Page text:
Schools across the country are striving to be zero waste and educating students, parents and the community along the way. Some examples of schools that have made strides toward achieving zero waste in their communities include Chester Upland School District in Philadelphia and Palo Alto Unified School District.
Why should your school go zero waste? For starters, it could lower your school’s disposal costs, leaving more funding for education. In many areas of the US, schools can even be rewarded with grants for going zero waste. But more importantly, your students will learn to care for the environment and pick up responsible waste management habits.
Going zero waste won’t happen overnight. But with a few changes in your daily routine, your school can make a big difference. From the lunch room to the art room, follow these tips and ideas to reduce, reuse and recycle your way to zero at school.
According to Cafeteria Culture, New York City public schools threw away nearly 4.25 million Styrofoam trays every week before they were banned in 2013. Cutting Styrofoam is a great first step to eliminating waste in the cafeteria, but the lunchroom is home to a smorgasbord of other items that cannot be recycled or reused. Coupled with these other tips, you’ll soon have an eco-friendly lunchroom.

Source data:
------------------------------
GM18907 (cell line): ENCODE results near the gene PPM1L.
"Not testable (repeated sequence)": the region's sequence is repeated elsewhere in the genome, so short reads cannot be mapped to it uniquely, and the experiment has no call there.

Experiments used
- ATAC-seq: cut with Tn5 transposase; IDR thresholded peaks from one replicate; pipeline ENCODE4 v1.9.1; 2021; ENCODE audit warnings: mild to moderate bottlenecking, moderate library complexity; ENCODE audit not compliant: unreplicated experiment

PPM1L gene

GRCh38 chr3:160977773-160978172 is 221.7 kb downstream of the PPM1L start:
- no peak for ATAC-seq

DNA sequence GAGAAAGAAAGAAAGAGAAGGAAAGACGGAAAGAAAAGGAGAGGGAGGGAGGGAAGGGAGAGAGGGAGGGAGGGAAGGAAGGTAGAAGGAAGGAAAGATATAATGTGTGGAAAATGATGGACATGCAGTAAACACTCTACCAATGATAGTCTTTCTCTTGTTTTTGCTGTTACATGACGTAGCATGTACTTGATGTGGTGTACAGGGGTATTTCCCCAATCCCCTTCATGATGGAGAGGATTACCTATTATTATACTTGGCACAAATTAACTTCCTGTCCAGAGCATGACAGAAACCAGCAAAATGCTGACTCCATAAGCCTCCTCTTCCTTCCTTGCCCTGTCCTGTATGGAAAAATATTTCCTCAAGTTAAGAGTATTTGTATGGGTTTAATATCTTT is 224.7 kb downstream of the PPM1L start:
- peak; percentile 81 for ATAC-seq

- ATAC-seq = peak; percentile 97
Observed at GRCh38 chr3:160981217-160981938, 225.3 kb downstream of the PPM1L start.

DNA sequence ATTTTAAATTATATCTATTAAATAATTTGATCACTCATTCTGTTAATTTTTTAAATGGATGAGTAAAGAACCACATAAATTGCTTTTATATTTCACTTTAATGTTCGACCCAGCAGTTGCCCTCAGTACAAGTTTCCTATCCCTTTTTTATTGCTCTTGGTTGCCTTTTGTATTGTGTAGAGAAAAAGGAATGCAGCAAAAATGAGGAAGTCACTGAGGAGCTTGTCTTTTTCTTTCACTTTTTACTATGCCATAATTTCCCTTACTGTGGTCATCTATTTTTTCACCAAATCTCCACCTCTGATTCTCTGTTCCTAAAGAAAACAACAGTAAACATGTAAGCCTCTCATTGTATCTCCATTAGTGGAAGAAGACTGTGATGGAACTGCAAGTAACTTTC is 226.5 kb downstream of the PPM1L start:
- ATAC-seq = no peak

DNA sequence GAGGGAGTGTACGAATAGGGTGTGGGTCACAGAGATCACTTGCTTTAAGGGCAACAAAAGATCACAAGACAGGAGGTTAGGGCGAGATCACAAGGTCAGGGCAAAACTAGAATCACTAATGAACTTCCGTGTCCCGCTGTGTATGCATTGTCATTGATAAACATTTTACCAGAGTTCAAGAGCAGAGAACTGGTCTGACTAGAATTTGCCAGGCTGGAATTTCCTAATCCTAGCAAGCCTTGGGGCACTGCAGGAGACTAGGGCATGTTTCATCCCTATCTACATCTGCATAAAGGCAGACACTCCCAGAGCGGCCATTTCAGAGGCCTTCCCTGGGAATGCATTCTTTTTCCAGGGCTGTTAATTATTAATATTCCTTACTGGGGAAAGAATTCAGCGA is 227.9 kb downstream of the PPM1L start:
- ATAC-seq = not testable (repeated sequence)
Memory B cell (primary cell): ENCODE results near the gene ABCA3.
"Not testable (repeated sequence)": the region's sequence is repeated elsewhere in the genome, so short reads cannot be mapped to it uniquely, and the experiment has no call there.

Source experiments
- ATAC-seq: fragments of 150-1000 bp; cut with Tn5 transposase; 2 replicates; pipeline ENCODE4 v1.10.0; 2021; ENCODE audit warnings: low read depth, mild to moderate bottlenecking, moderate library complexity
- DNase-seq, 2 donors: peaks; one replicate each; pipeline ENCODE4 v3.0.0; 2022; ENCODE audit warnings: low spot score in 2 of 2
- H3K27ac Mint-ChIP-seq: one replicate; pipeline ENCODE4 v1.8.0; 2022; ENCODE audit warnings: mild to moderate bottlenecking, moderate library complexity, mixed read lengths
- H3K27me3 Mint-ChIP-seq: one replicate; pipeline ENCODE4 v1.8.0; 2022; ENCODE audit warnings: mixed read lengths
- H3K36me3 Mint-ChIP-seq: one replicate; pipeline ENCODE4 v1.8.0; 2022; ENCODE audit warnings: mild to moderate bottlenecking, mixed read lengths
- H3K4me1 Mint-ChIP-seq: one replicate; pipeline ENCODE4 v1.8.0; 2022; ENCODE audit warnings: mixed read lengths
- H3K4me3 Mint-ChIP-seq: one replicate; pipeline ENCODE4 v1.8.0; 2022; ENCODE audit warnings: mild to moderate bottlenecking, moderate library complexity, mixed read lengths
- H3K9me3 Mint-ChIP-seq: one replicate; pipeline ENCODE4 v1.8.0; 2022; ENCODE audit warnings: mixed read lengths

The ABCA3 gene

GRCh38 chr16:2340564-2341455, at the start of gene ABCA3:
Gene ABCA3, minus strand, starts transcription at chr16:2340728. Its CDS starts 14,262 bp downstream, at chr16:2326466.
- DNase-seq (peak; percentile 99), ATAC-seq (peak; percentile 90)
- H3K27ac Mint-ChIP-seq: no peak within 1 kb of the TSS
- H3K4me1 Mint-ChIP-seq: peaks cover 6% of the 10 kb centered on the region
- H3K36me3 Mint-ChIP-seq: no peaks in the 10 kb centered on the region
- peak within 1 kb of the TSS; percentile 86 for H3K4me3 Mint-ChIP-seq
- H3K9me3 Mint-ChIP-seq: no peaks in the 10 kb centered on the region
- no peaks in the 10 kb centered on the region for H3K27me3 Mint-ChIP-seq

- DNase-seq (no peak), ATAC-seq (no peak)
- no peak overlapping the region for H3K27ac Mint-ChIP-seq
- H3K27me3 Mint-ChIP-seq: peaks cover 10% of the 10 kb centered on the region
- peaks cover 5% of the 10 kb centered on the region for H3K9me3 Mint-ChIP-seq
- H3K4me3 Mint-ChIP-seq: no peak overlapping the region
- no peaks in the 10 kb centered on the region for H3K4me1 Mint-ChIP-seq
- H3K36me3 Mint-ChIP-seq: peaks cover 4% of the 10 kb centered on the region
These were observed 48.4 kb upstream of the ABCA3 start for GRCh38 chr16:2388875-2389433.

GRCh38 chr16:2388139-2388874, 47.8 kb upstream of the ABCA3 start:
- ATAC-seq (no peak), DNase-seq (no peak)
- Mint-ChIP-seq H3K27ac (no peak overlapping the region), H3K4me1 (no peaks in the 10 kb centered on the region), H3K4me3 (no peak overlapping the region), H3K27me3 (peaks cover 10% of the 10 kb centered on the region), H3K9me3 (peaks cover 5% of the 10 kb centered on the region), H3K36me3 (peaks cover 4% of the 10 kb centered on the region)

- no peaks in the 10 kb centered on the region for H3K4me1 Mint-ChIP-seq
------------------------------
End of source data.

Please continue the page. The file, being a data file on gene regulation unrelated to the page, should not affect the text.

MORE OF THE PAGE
After tackling the cafeteria, focus on reducing the use of paper lunch bags, plastic sandwich bags, disposable silverware and pre-packaged foods. Encourage parents to follow these eco-friendly lunch packing tips.
Use recycled craft materials in the art room instead of purchasing new supplies. Gather items that would have otherwise gone to waste around the school to be used in future arts and crafts projects, such as:
Paper is cut, folded, glued and folded hotdog or hamburger style in classrooms across the country. But once assignments are graded and returned, what happens to all of the paper? Well, it comprises about 35 percent of municipal solid waste and is the third largest industrial source of pollution, according to the Paperless Project. Here’s a few ideas for your classroom to save some trees:
You might also consider moving to a digital classroom model:
Before you toss gently used school supplies, old books and computer equipment, research organizations or community groups near you that can put them to good use. For example, The Crayon Initiative recycles used or broken crayons into new ones and gives them to hospitalized children.
Going zero waste is a collective effort that unifies students, parents and faculty to achieve a less wasteful community. From reducing paper use to packing a less wasteful lunch, these zero waste school initiatives will encourage students to live sustainably for years to come.
Is your school taking steps toward being zero waste? Let us know about it in the comments below!